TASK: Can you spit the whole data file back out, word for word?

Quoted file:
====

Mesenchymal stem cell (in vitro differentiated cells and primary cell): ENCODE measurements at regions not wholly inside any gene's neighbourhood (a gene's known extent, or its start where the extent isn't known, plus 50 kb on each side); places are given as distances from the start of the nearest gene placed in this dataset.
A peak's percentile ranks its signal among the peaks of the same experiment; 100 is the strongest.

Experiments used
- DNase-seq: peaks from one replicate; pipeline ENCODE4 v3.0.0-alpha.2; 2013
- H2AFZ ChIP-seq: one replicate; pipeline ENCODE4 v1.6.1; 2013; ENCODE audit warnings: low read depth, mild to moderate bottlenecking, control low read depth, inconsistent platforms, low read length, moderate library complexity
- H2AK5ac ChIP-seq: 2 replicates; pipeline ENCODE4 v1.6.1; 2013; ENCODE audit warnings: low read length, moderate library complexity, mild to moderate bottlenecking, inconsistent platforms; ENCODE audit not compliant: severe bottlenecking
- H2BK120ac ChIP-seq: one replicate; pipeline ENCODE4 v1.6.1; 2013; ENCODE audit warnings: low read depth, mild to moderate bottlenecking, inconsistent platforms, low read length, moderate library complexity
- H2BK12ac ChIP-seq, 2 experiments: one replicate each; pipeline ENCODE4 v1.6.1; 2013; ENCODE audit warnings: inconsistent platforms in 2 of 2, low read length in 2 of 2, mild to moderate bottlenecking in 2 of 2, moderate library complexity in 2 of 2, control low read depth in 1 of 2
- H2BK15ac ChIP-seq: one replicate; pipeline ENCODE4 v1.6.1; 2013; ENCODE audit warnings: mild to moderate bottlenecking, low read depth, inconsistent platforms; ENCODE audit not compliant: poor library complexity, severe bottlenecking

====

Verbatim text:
Mesenchymal stem cell (in vitro differentiated cells and primary cell): ENCODE measurements at regions not wholly inside any gene's neighbourhood (a gene's known extent, or its start where the extent isn't known, plus 50 kb on each side); places are given as distances from the start of the nearest gene placed in this dataset.
A peak's percentile ranks its signal among the peaks of the same experiment; 100 is the strongest.

Experiments used
- DNase-seq: peaks from one replicate; pipeline ENCODE4 v3.0.0-alpha.2; 2013
- H2AFZ ChIP-seq: one replicate; pipeline ENCODE4 v1.6.1; 2013; ENCODE audit warnings: low read depth, mild to moderate bottlenecking, control low read depth, inconsistent platforms, low read length, moderate library complexity
- H2AK5ac ChIP-seq: 2 replicates; pipeline ENCODE4 v1.6.1; 2013; ENCODE audit warnings: low read length, moderate library complexity, mild to moderate bottlenecking, inconsistent platforms; ENCODE audit not compliant: severe bottlenecking
- H2BK120ac ChIP-seq: one replicate; pipeline ENCODE4 v1.6.1; 2013; ENCODE audit warnings: low read depth, mild to moderate bottlenecking, inconsistent platforms, low read length, moderate library complexity
- H2BK12ac ChIP-seq, 2 experiments: one replicate each; pipeline ENCODE4 v1.6.1; 2013; ENCODE audit warnings: inconsistent platforms in 2 of 2, low read length in 2 of 2, mild to moderate bottlenecking in 2 of 2, moderate library complexity in 2 of 2, control low read depth in 1 of 2
- H2BK15ac ChIP-seq: one replicate; pipeline ENCODE4 v1.6.1; 2013; ENCODE audit warnings: mild to moderate bottlenecking, low read depth, inconsistent platforms; ENCODE audit not compliant: poor library complexity, severe bottlenecking